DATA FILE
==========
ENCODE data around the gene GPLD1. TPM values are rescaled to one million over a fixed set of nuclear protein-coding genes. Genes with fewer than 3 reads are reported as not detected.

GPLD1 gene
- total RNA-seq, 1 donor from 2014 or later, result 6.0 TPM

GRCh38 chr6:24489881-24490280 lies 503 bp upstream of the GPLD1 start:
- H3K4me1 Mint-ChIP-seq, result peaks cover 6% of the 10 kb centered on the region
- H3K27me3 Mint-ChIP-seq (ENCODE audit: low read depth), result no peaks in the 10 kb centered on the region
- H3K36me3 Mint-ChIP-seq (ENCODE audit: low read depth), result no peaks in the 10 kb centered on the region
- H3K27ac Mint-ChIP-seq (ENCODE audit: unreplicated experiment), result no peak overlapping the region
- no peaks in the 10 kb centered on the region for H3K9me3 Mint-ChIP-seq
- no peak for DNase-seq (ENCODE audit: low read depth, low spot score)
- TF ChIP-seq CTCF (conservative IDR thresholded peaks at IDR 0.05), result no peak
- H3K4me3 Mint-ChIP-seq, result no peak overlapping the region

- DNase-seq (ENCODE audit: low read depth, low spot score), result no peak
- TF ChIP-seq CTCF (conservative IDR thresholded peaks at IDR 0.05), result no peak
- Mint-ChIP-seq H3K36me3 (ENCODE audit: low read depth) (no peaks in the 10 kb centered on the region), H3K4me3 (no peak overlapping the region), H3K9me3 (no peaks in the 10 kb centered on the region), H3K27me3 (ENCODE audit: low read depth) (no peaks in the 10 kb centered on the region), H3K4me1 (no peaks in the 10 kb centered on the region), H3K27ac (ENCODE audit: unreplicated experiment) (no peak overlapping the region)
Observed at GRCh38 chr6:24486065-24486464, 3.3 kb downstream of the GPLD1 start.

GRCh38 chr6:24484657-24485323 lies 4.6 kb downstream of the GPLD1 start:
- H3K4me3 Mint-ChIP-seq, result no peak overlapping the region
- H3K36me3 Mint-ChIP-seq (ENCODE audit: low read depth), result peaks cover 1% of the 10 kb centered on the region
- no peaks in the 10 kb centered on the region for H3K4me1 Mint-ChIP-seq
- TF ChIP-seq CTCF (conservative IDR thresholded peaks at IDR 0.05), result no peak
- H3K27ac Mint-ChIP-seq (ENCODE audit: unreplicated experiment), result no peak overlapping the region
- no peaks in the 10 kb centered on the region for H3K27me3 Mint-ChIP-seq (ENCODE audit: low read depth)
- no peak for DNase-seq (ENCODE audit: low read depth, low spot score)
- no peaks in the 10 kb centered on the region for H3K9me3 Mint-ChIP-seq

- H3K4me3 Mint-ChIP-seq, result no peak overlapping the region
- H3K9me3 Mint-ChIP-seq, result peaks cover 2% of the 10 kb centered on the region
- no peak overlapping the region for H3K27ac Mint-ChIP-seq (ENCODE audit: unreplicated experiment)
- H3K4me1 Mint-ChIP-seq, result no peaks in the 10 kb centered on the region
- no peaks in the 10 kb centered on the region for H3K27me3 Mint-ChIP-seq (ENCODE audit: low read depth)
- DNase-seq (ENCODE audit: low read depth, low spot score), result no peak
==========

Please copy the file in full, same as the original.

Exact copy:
ENCODE data around the gene GPLD1. TPM values are rescaled to one million over a fixed set of nuclear protein-coding genes. Genes with fewer than 3 reads are reported as not detected.

GPLD1 gene
- total RNA-seq, 1 donor from 2014 or later, result 6.0 TPM

GRCh38 chr6:24489881-24490280 lies 503 bp upstream of the GPLD1 start:
- H3K4me1 Mint-ChIP-seq, result peaks cover 6% of the 10 kb centered on the region
- H3K27me3 Mint-ChIP-seq (ENCODE audit: low read depth), result no peaks in the 10 kb centered on the region
- H3K36me3 Mint-ChIP-seq (ENCODE audit: low read depth), result no peaks in the 10 kb centered on the region
- H3K27ac Mint-ChIP-seq (ENCODE audit: unreplicated experiment), result no peak overlapping the region
- no peaks in the 10 kb centered on the region for H3K9me3 Mint-ChIP-seq
- no peak for DNase-seq (ENCODE audit: low read depth, low spot score)
- TF ChIP-seq CTCF (conservative IDR thresholded peaks at IDR 0.05), result no peak
- H3K4me3 Mint-ChIP-seq, result no peak overlapping the region

- DNase-seq (ENCODE audit: low read depth, low spot score), result no peak
- TF ChIP-seq CTCF (conservative IDR thresholded peaks at IDR 0.05), result no peak
- Mint-ChIP-seq H3K36me3 (ENCODE audit: low read depth) (no peaks in the 10 kb centered on the region), H3K4me3 (no peak overlapping the region), H3K9me3 (no peaks in the 10 kb centered on the region), H3K27me3 (ENCODE audit: low read depth) (no peaks in the 10 kb centered on the region), H3K4me1 (no peaks in the 10 kb centered on the region), H3K27ac (ENCODE audit: unreplicated experiment) (no peak overlapping the region)
Observed at GRCh38 chr6:24486065-24486464, 3.3 kb downstream of the GPLD1 start.

GRCh38 chr6:24484657-24485323 lies 4.6 kb downstream of the GPLD1 start:
- H3K4me3 Mint-ChIP-seq, result no peak overlapping the region
- H3K36me3 Mint-ChIP-seq (ENCODE audit: low read depth), result peaks cover 1% of the 10 kb centered on the region
- no peaks in the 10 kb centered on the region for H3K4me1 Mint-ChIP-seq
- TF ChIP-seq CTCF (conservative IDR thresholded peaks at IDR 0.05), result no peak
- H3K27ac Mint-ChIP-seq (ENCODE audit: unreplicated experiment), result no peak overlapping the region
- no peaks in the 10 kb centered on the region for H3K27me3 Mint-ChIP-seq (ENCODE audit: low read depth)
- no peak for DNase-seq (ENCODE audit: low read depth, low spot score)
- no peaks in the 10 kb centered on the region for H3K9me3 Mint-ChIP-seq

- H3K4me3 Mint-ChIP-seq, result no peak overlapping the region
- H3K9me3 Mint-ChIP-seq, result peaks cover 2% of the 10 kb centered on the region
- no peak overlapping the region for H3K27ac Mint-ChIP-seq (ENCODE audit: unreplicated experiment)
- H3K4me1 Mint-ChIP-seq, result no peaks in the 10 kb centered on the region
- no peaks in the 10 kb centered on the region for H3K27me3 Mint-ChIP-seq (ENCODE audit: low read depth)
- DNase-seq (ENCODE audit: low read depth, low spot score), result no peak